A score offers instructions or directions on how something (music, dance, movement, poems etc.) can be performed. It can be performed by the creator and reinterpreted by others. A score is not limited by the live performance and can be treated as a unique object on its own. Many artists have challenged our understanding of scores and their relationship with the audience through unconventional materials, formats, instructions and means of distribution. You might be interested to read explanations and definitions by other artists and platforms, such as Pablo Helguera.
There are many ways to encounter a score. Depending on how a score is presented to you, you may experience different emotions, thoughts and physical sensations. Scores can also complicate our ideas of authorship by shifting the relationship between the creator and performers. New and unexpected insights may come to you when you learn another person’s score or create your own score.In our collaborative research, we’re interested in exploring novel ways of developing and notating scores.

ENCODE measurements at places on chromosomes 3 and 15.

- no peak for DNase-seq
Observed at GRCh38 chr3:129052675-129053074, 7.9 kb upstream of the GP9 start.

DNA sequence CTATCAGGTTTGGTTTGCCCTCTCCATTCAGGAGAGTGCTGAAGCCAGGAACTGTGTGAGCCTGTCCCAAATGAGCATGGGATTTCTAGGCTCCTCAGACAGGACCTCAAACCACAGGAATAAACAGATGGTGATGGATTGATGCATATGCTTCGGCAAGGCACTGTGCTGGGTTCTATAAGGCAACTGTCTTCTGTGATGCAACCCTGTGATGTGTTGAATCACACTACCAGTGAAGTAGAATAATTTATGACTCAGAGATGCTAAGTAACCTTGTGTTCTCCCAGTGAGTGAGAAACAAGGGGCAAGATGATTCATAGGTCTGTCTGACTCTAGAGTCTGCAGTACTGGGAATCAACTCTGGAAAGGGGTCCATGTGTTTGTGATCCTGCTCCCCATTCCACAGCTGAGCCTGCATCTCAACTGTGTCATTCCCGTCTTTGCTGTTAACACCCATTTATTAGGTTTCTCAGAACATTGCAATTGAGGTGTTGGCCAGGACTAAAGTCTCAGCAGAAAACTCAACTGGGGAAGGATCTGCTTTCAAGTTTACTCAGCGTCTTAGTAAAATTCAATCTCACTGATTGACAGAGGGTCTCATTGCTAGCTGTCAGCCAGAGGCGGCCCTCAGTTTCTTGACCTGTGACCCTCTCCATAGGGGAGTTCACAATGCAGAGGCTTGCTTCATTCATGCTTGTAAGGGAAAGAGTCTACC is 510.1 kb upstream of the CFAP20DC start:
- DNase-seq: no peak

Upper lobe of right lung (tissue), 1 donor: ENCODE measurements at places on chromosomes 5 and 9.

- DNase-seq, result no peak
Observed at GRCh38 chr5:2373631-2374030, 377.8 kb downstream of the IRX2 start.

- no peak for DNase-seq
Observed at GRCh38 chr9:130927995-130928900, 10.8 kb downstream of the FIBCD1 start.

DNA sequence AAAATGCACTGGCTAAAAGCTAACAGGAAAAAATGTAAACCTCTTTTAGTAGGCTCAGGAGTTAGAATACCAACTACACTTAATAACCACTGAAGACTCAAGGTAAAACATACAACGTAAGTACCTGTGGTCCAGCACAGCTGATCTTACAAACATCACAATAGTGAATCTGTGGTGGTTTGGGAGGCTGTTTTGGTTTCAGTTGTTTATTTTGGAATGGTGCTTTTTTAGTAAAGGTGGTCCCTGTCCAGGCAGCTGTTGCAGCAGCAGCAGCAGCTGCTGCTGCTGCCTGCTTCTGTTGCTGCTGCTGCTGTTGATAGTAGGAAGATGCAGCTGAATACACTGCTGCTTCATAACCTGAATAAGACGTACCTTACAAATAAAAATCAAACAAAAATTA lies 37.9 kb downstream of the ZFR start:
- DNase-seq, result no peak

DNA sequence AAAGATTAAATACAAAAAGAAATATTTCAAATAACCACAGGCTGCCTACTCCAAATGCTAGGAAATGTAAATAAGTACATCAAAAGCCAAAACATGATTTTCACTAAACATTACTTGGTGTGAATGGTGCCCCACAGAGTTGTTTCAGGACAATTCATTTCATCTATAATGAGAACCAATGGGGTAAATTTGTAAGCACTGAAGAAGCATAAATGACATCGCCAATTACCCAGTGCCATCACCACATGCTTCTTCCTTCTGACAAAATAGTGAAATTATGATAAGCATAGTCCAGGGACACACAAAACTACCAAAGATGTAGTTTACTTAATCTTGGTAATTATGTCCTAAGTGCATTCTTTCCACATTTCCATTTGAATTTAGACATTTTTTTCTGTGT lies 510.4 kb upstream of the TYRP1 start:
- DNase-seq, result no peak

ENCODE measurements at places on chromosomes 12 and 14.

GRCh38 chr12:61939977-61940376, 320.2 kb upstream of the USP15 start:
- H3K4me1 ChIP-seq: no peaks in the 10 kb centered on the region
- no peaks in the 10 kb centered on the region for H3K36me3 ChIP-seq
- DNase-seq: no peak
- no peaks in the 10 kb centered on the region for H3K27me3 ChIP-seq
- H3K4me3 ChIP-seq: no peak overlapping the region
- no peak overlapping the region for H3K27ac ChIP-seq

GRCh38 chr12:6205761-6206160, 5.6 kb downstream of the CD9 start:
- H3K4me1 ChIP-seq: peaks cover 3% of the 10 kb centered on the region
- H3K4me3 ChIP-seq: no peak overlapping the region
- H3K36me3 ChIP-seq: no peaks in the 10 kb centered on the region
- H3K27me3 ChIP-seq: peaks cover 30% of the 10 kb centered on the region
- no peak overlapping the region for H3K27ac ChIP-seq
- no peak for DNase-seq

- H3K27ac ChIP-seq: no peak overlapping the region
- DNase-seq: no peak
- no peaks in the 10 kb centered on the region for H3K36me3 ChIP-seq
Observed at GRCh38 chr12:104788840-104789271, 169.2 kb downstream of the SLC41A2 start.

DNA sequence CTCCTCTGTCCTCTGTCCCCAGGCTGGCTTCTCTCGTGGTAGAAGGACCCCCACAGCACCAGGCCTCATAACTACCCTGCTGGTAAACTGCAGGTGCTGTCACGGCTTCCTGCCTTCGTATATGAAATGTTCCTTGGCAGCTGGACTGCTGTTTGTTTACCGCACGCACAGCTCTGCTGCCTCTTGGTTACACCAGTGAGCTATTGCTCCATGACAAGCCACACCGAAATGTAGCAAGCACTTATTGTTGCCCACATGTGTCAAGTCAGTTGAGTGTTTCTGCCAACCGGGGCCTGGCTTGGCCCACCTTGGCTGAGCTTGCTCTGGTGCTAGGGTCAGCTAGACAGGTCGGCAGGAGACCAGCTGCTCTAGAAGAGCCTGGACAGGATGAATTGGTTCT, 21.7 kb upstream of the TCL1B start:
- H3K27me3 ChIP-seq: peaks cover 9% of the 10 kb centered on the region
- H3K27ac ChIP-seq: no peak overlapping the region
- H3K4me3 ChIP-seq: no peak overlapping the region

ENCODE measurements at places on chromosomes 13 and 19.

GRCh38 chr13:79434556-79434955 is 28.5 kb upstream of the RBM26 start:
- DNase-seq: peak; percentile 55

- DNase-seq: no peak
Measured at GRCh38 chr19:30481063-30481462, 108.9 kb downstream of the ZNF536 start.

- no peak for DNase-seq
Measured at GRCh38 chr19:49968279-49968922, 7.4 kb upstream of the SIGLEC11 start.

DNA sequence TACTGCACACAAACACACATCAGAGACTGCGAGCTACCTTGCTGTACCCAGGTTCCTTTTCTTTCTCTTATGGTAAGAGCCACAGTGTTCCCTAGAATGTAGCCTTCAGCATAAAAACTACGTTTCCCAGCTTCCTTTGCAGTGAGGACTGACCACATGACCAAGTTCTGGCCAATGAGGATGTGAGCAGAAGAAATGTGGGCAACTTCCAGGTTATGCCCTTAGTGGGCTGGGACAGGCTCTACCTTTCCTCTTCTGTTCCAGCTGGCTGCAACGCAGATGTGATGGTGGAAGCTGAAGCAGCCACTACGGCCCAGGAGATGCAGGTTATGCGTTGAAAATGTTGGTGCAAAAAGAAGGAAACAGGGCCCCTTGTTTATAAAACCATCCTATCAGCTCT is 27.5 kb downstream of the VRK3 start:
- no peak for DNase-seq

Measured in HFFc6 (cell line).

We are also interested in how personal experiences rooted in specific contexts and cultures can be transformed into scores that can be shared and transmitted to others. We’re curious to learn if this process of exchanging and learning scores with others can encourage listening and the growth of caring communities.
We’d love to receive your creative responses to them! Head over to the Public Archives section on our website to access scores by our contributors. There are also Open Calls featuring focused themes, where you can find a series of curated scores by artists and invited contributors.
You’re free to use our work for non-commercial purposes. Do credit and inform our contributors if you feature or use their work for creative purposes.
Sure, you can! We welcome scores in various formats digitally (video, audio, images, text etc.). You may send them to us via email.
These scores will be featured on our website and may be included in future projects and exhibitions.